Priority TBR ’17

One of my reading troubles in 2016 was that, at any given moment, I didn’t have a clear list of my most important books to get to. This problem prompted me to sit back, look at all the books I own, and come up with a list of the ones I want to prioritize this year. I’m not one of those people who will beat herself up over not getting to all of them, but I think it helps to have a clear list of top books to read. Here they are!

mistborn-cover1. The Mistborn Trilogy by Brandon Sanderson — This series has been recommended to me in person several times and by many Booktubers over the past few years. I’ve heard the world-building and magic system in this high fantasy series are both fantastic. I’ve never read anything by Brandon Sanderson besides a bit of The Rithmatist, so I’m curious whether I’ll fall in love with Sanderson’s books and writing style like so many others have. My goal is to read the first book The Final Empire and decide whether to immediately continue on or wait. This is a definite must-start series!

Bakewell_AttheExistentialistCafe_Final.jpg2. At the Existentialist Café: Freedom, Being, and Apricot Cocktails by Sarah Bakewell — For Christmas ’16, my dad researched and ordered for me a tall stack of well-rated books. Because he found just them for me, I want to read at least one of them this year. This non-fiction book is about Existentialism and features several key Existentialist philosophers. I’ve read and enjoyed Simone de Beauvoir, so I’m looking forward to reading more about her and the other philosophers. And yay to reading more non-fiction!

url3. Getting There: A Book of Memoirs by Gillian Zoe Segal — This is a non-fiction book I’ve mentioned before that a counselor recommended to me and (surprise!) I still haven’t started it. It compiles experience and advice from thirty diverse figures, such as Anderson Cooper and Hans Zimmer, on their roads to success. Maybe I can gather some words of wisdom and inspiration from their stories. It’s been known to happen.

4. imgresThe Bell Jar by Sylvia Plath — I think I’ve related to every quote by Plath I’ve ever read, including many from The Bell Jar. Like this one: “If neurotic is wanting two mutually exclusive things at one and the same time, then I’m neurotic as hell. I’ll be flying back and forth between one mutually exclusive thing and another for the rest of my days.” As with a few other books, maybe it’s the fear of relating too much that’s keeping me away? 2017 may be the perfect year to finally read it.

2ed5c5a2-f1be-4c69-aff9-1585e8e31c2c_1.9e3e3b9a51a94910945e59fa0ac6cd2e.jpeg5. The Tales of Beedle the Bard by JK Rowling — This is purely for fun and one of those “why haven’t I already read this?” books. I own it, it’s by JK Rowling, I love the parts I’ve read/seen in the HP series, and it’s really short. There’s truly no reason not to read it.

Cress-final-e1378337072559.jpg6. Cress by Marissa Meyer — This is the third book in the sci-fi, fairytale-retelling series called The Lunar Chronicles. I read the first two books a couple years ago but haven’t finished the series because, if you’ll recall, I have a weird thing about finishing series/things in general. I’ve pretty much only heard positive things about the rest of the series, so this would be a good one to continue/finish in 2017. (I haven’t decided whether to read Fairest after Cress, so if anyone has strong opinions about it either way, let me know!)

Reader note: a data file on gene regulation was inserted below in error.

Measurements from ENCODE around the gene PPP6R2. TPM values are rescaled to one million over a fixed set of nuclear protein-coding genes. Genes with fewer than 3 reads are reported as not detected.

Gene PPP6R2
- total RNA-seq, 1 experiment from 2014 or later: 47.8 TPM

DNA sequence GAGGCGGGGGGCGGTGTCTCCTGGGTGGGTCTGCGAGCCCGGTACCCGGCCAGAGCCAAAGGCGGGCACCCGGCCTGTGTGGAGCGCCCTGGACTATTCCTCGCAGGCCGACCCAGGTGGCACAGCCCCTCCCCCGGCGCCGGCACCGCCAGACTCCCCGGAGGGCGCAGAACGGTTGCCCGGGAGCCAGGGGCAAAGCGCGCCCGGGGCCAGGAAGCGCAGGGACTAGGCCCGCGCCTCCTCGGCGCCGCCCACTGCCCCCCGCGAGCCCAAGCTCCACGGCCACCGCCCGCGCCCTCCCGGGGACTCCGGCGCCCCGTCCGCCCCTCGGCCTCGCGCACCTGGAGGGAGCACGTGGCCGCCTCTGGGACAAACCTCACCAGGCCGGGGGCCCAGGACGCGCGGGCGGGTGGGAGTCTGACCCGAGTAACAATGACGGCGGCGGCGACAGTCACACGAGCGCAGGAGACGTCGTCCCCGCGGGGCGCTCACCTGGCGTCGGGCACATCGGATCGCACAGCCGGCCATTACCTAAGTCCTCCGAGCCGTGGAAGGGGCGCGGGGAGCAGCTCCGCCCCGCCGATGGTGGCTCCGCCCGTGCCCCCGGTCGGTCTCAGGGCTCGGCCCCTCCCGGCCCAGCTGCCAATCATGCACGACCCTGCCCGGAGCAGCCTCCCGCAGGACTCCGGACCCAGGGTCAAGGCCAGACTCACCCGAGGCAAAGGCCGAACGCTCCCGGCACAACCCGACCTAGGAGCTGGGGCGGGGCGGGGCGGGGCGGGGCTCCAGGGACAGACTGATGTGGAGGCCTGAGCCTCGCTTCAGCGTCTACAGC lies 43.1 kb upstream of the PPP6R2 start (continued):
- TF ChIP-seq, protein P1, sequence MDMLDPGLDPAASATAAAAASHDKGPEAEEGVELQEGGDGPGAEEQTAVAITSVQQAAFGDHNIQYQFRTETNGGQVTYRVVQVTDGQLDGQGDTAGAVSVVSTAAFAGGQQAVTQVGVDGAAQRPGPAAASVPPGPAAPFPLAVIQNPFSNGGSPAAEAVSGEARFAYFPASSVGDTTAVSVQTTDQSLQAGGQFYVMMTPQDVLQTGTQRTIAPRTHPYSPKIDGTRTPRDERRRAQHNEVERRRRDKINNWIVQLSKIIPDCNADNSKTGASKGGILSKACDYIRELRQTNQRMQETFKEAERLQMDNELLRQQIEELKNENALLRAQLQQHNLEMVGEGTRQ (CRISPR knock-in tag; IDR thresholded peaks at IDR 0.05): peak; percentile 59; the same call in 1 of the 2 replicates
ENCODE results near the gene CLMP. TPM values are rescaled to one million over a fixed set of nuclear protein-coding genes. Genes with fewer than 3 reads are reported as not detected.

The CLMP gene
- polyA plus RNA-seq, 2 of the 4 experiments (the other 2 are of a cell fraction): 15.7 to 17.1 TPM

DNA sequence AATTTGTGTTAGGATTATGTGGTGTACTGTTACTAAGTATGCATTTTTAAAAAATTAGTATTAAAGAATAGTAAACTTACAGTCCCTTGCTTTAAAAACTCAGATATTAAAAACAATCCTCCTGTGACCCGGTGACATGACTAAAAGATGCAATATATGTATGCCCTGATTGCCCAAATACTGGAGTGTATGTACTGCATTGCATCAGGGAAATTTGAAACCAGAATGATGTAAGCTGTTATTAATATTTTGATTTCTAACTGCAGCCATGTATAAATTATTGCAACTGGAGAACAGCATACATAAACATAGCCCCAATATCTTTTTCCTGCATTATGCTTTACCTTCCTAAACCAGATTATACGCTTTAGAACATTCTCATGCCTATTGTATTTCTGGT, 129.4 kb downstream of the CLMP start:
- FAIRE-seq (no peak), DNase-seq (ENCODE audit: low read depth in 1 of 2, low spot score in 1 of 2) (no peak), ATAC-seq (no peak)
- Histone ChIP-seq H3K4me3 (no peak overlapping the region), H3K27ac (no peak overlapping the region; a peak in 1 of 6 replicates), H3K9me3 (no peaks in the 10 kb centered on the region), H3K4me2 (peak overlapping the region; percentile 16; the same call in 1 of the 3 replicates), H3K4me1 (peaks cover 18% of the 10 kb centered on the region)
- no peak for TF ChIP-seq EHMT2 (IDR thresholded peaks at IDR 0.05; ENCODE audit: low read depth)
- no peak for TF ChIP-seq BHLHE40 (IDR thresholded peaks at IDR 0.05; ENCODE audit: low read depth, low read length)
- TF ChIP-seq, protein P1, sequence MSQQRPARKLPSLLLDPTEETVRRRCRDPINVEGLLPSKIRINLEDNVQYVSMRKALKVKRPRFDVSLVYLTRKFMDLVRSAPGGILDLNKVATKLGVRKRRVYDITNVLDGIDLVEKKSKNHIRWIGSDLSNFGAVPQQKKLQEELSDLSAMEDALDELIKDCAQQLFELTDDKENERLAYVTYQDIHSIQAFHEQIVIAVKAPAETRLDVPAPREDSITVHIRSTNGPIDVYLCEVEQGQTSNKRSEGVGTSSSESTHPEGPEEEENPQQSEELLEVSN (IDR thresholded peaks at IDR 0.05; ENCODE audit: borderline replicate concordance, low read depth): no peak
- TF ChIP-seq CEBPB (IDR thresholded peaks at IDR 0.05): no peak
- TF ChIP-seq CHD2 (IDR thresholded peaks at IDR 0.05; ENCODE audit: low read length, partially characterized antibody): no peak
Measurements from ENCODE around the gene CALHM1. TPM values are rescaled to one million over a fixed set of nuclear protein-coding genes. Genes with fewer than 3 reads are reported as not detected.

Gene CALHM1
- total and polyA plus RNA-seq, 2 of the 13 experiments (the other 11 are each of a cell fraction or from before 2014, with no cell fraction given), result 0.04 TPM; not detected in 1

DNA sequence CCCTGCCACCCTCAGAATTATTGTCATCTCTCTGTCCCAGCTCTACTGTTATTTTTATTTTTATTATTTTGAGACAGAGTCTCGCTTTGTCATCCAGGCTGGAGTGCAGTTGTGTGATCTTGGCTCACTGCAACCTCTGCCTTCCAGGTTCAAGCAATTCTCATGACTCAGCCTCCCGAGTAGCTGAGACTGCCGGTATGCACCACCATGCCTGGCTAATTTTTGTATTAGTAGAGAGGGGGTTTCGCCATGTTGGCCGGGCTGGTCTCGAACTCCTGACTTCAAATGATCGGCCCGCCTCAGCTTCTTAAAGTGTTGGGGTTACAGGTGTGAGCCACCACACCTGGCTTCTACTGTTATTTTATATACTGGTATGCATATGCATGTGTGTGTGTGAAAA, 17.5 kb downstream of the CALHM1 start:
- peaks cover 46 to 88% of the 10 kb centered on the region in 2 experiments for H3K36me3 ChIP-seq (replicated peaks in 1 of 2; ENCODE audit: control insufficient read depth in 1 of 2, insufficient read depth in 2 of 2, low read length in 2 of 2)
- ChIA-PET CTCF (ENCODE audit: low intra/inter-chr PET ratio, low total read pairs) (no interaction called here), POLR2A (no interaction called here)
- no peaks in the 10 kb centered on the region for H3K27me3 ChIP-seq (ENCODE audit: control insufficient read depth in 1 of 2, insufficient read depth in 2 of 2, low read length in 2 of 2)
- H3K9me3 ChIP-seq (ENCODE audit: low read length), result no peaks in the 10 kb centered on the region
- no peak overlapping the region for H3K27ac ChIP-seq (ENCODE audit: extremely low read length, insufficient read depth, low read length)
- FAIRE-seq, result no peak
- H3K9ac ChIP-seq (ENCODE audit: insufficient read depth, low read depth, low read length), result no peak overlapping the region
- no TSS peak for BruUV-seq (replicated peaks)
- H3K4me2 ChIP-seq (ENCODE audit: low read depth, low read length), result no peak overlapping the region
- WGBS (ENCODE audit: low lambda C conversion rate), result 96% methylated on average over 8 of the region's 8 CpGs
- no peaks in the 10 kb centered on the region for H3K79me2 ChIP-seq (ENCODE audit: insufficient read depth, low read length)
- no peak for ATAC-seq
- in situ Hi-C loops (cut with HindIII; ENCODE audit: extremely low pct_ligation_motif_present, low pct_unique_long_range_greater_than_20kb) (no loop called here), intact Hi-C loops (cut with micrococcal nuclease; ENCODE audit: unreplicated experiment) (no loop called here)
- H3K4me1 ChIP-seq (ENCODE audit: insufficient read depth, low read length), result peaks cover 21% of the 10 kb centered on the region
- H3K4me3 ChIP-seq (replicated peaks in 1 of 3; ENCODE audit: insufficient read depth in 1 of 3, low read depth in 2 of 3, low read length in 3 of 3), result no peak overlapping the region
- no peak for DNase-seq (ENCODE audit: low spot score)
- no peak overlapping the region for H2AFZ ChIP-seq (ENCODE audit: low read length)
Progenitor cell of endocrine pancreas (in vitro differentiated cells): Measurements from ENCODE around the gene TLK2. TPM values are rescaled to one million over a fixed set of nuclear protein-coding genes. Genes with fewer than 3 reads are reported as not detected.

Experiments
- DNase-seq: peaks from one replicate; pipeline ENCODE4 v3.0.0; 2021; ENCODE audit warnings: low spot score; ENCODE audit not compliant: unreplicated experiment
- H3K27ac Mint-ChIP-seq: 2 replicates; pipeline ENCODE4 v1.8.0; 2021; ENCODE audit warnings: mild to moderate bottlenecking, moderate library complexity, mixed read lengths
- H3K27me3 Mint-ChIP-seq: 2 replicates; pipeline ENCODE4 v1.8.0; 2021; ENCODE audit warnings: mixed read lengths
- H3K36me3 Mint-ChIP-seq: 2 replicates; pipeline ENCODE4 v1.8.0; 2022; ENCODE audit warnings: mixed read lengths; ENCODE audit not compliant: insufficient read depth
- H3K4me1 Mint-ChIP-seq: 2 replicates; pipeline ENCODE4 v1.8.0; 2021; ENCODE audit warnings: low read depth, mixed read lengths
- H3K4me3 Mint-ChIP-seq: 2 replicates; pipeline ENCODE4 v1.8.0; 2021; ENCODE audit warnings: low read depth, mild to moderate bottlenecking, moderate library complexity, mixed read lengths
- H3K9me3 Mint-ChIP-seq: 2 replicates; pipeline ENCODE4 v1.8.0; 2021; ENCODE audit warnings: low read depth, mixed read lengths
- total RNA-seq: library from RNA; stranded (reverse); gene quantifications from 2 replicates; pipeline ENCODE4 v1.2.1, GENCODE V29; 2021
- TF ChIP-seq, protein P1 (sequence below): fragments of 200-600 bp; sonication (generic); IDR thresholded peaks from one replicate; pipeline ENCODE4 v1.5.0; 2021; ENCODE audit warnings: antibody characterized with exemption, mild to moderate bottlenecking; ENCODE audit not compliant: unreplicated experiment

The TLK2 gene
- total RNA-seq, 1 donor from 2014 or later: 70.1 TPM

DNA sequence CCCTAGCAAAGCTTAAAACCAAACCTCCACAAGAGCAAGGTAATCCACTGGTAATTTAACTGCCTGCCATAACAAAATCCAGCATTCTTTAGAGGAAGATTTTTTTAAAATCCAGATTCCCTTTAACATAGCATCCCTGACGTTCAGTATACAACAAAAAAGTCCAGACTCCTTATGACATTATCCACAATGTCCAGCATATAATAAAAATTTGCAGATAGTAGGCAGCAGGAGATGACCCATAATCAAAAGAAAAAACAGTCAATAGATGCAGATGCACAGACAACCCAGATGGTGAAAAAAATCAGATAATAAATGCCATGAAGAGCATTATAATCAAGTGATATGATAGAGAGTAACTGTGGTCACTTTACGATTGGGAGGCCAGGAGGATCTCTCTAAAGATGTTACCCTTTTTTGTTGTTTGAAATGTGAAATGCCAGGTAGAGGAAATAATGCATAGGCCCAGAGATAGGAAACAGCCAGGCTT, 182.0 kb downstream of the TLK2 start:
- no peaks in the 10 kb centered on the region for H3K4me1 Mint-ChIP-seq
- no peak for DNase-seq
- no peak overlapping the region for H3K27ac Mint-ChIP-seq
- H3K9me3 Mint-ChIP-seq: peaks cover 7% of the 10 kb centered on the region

rebecca1.jpg7. Rebecca by Daphne de Murier — One of my close friends recommended this to me, and she’s had a good track record of recommending books that I’ve enjoyed. (Like the Parasol Protectorate series, an entire series I’ve actually finished! Crazy.) I’d like to see how I enjoy the Gothic Romance genre, since I think I’ve read only one other in the genre, Wuthering Heights by Emily Brontë. And we can all use some more literary romance in our lives, right?

9974162ed0cf858575b96ade2b72eebe.jpg8. Aristotle and Dante Discover the Secrets of the Universe by Benjamin Alire Sáenz — I’ve heard nothing but good things about this YA contemporary. I’d love to include more diversity into what I read; this story includes racial minorities, as well as an LGBTQ+ romance, and I’m here for it. And the handful of literary rewards all over the book’s cover has got to mean something!

517mlmz7z2l-_sx323_bo1204203200_9. The Sandman, Vol. 1: Preludes and Nocturnes by Neil Gaiman, Sam Kieth, Mike Dringenberg, Malcolm Jones III — As someone who loves both graphic novels and Neil Gaiman, this is one I’ve been wondering about for quite a long time. It looks weird and fantastical and possibly disturbing. Overall, I know very little about it, which is often a good thing, but I’ll be sure to report back with my thoughts!

jk-rowling-cuckoos-calling-sequel-cover-full.jpg10. The Silkworm by JK Rowling — This is the second of Rowling’s Cormoran Strike mystery series, and after thoroughly enjoying the first book The Cuckoo’s Calling last year, I would like to continue the series this year. Mystery has been one of my most-read genres over the past year, and I will always support anything JK Rowling does because she is an absolute gem.

123fffe24deaf92115abe25407ef9788.jpg11. Jane Eyre by Charlotte Brontë — Oh hey, another Gothic Romance novel! This is another classic I’ve heard great things about and I’m entire convinced I’ll enjoy it. And out of the three Brontë sisters, I’ve only read Wuthering Heights by Emily, so I’d love to see how Charlotte’s writing style compares! AND it’s in one of the beautiful clothbound classic editions, so for purely aesthetic reasons I’d love to crack this one open.


Those are my top books to read in 2017! What do you guys think of my list? Are any of these on your TBR? I’d love to hear!

Here’s to a fantastic reading year filled with fantastic books!

xx bits of prose and whimsy

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